The Ombudsman for Children has urged the United Nations to put pressure on Ireland to step up its efforts to help the most vulnerable and protect children, even in any economic crisis sparked by Covid-19.
In its submission to the UN Committee on the Rights of the Child on the List of Issues Prior to Reporting (LOIPR) for the fourth periodic examination of Ireland, the Office of the Ombudsman said "the crisis caused by Covid-19 has amplified existing inequalities experienced by particular groups of children in Ireland".
It said the State needs to be able to demonstrate in its report to the Committee in 2021 what child rights-based measures it is taking to ensure that children’s rights are being fulfilled to the maximum extent of the State’s available resources.
The submission makes special reference to children belonging to ethnic minorities, including Traveller and Roma children, children with disabilities, and children experiencing homelessness.
The submission also refers to ways in which Ireland has not acted upon recommendations made in the last such UN report in 2016, stating: "Ireland’s legal framework concerning children and their rights remains deficient, including in key areas such as housing, mental health and disability."
Children's Ombudsman Dr Niall Muldoon said any country, such as Ireland, which has ratified the UN Convention on the Rights of the Child, is obliged to deliver on its commitments to children - something he said Ireland had "failed miserably to do" in the last economic crash.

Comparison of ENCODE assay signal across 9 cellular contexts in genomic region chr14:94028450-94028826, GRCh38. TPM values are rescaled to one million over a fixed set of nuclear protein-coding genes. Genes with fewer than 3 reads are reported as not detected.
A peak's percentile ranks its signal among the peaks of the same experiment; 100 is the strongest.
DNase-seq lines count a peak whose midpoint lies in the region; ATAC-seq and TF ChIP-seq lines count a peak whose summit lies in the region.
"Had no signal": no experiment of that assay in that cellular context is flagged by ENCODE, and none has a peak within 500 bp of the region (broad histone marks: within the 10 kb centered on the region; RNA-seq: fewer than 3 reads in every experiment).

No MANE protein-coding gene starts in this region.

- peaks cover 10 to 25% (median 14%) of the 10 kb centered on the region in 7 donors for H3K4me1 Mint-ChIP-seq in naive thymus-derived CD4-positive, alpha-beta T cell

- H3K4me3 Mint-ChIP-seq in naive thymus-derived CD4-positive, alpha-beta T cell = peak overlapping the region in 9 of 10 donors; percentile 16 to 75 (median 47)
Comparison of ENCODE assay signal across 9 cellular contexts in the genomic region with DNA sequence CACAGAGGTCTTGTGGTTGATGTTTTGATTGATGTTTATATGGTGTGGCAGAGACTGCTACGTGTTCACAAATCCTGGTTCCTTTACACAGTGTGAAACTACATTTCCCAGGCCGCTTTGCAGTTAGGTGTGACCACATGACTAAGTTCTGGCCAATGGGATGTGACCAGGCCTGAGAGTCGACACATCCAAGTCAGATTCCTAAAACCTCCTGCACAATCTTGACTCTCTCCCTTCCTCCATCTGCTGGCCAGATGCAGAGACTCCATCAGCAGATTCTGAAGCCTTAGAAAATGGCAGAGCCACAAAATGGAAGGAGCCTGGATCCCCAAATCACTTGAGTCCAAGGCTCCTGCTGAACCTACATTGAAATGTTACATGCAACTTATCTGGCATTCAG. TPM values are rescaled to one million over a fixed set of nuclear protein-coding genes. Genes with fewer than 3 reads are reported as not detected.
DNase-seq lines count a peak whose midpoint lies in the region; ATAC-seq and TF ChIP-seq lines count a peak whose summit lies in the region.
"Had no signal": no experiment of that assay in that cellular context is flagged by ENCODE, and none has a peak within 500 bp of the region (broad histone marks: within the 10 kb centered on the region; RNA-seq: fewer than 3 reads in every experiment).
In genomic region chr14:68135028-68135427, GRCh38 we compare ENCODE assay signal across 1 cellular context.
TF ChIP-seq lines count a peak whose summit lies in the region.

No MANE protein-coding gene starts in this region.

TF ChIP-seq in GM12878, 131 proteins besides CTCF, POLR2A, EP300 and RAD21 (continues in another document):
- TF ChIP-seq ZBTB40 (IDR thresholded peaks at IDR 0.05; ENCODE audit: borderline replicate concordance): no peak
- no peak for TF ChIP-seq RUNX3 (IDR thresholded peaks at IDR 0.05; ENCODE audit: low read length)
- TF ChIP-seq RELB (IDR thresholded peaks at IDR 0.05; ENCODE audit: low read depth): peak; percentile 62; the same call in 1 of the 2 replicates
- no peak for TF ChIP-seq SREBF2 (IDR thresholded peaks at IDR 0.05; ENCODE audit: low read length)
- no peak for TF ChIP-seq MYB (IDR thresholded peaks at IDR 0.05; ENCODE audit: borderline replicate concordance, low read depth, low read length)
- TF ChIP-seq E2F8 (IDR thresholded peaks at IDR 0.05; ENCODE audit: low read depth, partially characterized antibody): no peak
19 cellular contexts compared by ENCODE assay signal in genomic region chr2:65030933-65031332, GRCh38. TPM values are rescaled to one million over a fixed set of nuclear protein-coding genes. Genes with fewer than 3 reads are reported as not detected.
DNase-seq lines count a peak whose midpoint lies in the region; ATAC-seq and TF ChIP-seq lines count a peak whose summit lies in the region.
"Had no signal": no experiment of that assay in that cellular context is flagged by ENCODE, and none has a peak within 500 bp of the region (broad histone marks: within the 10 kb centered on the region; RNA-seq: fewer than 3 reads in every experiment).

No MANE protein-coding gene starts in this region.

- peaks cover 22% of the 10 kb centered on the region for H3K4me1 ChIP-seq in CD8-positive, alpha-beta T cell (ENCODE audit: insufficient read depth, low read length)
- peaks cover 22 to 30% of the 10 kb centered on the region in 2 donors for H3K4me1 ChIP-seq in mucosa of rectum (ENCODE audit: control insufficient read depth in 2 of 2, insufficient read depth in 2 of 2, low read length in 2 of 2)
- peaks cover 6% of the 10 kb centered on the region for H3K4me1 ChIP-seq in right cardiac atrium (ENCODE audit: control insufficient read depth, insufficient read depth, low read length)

The submissions are just the start of a process that will not conclude until the start of 2022, but Dr Muldoon said an Irish delegation having to sit in front of the UN to respond to questions placed "huge pressure" on the State to deliver for children.
As for some of the groups mentioned in the submission, he said: "From my point of view, I believe in the last 10 years Traveller and Roma children have gone backwards [in terms of their rights] - maybe the only cohort that has."
The submission to the UN outlines "concerns that existing processes for allocating, monitoring and assessing resources for children are not sufficiently aligned with a child rights approach".
"For example, official monthly reports on homelessness still do not offer a sufficiently comprehensive, disaggregated profile of children experiencing homelessness," it said.
"Regularly gathered, comprehensive data on the scope and different forms of sexual abuse and exploitation of children is not yet available."
As for the Constitutional provision to ensure the best interests of the child are taken into consideration, it said "important gaps remain", as well as concerns over "shortfalls in inter-agency coordination, inadequate resource allocation and geographical disparities in access to services".
It also tells the UN that Tusla should have greater resources to better respond to referrals and better supports for children who are at risk of or experiencing domestic violence.
It comes as Barnardos said a worrying picture was emerging post-lockdown of families being referred to services suffering a combination of the ‘toxic three’ - mental health issues, domestic violence, and addiction issues. A snapshot of almost 1,250 open cases over one week in September shows that nearly two-thirds of families (61%) are experiencing at least one of these issues.